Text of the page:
Surface mining is done by removing (stripping) surface vegetation, dirt, and if necessary, layers of bedrock in order to reach buried ore deposits. Techniques of surface mining include; Open-pit mining which consists of recovery of materials from an open pit in the ground, quarrying or gathering building materials from an open pit mine, strip mining which consists of stripping surface layers off to reveal ore/seams underneath, and mountaintop removal, commonly associated with coal mining, which involves taking the top of a mountain off to reach ore deposits at depth. Most (but not all) placer deposits, because of their shallowly buried nature, are mined by surface methods. Landfill mining, finally, involves sites where landfills are excavated and processed.
Sub-surface mining consists of digging tunnels or shafts into the earth to reach buried ore deposits. Ore, for processing, and waste rock, for disposal, are brought to the surface through the tunnels and shafts. Sub-surface mining can be classified by the type of access shafts used, the extraction method or the technique used to reach the mineral deposit. Drift mining utilizes horizontal access tunnels, slope mining uses diagonally sloping access shafts and shaft mining consists of vertical access shafts. Mining in hard and soft rock formations require different techniques.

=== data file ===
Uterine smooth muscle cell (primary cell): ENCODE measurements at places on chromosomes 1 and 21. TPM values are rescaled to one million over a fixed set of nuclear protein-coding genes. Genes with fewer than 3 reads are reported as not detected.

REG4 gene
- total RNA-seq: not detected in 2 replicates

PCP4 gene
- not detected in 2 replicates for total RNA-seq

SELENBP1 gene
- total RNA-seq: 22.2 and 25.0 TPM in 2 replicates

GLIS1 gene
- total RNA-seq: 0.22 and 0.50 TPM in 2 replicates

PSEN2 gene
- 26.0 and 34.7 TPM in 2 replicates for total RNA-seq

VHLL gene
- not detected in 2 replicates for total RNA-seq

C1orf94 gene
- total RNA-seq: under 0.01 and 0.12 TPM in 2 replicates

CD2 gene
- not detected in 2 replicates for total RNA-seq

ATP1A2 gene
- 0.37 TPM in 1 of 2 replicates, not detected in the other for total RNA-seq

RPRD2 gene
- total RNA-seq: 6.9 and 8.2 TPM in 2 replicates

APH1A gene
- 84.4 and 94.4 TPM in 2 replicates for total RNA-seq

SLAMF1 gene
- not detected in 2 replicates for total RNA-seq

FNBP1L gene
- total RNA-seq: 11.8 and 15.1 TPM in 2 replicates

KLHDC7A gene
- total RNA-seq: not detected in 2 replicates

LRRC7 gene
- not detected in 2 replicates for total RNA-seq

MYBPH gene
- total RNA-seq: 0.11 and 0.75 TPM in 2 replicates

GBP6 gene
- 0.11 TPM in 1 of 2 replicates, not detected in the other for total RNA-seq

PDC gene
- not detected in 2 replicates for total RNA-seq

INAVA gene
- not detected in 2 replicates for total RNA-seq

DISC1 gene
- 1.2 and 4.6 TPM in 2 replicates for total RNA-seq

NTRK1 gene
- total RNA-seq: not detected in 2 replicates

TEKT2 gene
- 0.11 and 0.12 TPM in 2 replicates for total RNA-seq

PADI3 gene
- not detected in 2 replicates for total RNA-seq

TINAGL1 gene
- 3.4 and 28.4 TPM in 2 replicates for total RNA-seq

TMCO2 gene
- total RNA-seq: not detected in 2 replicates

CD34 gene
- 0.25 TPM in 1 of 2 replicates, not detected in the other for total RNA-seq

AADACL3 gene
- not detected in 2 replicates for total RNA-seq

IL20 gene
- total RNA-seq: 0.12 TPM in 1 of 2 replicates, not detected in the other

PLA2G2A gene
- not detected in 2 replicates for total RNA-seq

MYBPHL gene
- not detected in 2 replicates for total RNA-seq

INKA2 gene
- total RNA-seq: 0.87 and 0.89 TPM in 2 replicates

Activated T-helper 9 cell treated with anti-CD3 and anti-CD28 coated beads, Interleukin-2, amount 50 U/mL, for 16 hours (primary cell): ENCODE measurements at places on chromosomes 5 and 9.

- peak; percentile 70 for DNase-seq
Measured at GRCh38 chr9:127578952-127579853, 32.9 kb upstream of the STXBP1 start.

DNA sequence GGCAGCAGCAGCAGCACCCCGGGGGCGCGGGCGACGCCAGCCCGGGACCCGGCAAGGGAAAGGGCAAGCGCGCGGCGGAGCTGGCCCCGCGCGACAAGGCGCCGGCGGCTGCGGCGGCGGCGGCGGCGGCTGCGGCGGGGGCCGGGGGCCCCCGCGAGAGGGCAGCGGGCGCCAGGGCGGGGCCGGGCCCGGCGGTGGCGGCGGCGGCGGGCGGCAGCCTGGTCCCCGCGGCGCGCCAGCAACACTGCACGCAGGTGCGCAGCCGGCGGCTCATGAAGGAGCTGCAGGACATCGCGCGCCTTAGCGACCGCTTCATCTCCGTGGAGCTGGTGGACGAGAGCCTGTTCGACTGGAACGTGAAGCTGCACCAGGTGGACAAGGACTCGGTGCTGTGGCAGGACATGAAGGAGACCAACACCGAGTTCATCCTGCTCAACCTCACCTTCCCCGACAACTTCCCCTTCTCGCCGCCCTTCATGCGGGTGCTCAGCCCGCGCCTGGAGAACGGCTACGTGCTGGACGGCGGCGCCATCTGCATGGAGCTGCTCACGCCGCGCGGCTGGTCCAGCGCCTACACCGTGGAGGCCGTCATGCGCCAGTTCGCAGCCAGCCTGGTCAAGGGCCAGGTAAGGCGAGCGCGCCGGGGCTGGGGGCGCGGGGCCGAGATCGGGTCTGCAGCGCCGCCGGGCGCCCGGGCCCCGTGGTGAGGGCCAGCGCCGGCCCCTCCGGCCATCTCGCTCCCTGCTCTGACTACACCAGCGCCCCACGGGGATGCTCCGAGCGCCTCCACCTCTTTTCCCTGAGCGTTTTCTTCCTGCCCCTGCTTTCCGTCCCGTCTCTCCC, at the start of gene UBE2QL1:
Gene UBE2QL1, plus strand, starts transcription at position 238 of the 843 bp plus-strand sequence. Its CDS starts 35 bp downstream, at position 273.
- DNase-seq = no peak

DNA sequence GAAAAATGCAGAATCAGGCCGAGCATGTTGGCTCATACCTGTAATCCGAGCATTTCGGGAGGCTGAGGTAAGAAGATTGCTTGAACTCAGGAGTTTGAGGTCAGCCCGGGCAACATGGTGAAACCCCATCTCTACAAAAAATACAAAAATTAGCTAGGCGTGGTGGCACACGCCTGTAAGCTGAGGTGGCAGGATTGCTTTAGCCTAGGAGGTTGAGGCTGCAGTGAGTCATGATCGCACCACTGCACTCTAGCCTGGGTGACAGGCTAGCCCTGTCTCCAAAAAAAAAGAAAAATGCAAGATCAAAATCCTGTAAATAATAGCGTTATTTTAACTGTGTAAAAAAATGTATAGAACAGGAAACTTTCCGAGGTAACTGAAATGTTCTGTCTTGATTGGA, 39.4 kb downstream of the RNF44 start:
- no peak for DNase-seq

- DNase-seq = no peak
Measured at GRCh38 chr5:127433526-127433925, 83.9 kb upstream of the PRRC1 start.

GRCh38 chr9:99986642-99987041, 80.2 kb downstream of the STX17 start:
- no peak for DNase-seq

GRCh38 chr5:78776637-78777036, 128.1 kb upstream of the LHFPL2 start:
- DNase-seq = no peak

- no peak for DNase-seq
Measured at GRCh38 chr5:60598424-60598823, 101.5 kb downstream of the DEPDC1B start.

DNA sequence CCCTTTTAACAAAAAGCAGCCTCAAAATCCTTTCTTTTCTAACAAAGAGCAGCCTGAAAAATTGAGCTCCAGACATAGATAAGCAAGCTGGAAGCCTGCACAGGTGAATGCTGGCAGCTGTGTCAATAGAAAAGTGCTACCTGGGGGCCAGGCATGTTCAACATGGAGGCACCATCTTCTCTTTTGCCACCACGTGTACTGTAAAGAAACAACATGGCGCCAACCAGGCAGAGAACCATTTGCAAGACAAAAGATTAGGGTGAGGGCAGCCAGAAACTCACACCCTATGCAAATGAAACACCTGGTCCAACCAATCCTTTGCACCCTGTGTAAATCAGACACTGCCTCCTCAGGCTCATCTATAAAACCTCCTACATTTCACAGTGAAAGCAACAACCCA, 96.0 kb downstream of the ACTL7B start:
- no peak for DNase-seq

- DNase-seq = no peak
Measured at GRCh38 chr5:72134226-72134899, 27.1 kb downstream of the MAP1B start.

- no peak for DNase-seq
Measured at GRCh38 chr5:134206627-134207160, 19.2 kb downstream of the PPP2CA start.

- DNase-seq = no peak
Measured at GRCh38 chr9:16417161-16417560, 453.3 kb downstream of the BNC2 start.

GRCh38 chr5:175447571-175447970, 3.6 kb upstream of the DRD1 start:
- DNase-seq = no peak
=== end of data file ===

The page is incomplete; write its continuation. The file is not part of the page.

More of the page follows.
Other methods include shrinkage stope mining which is mining upward creating a sloping underground room, long wall mining which is grinding a long ore surface underground and room and pillar which is removing ore from rooms while leaving pillars in place to support the roof of the room. Room and pillar mining often leads to retreat mining which is removing the pillars which support rooms, allowing the room to cave in, loosening more ore. Additional sub-surface mining methods include hard rock mining which is mining of hard materials, bore hole mining, drift and fill mining, long hole slope mining, sub level caving and block caving.
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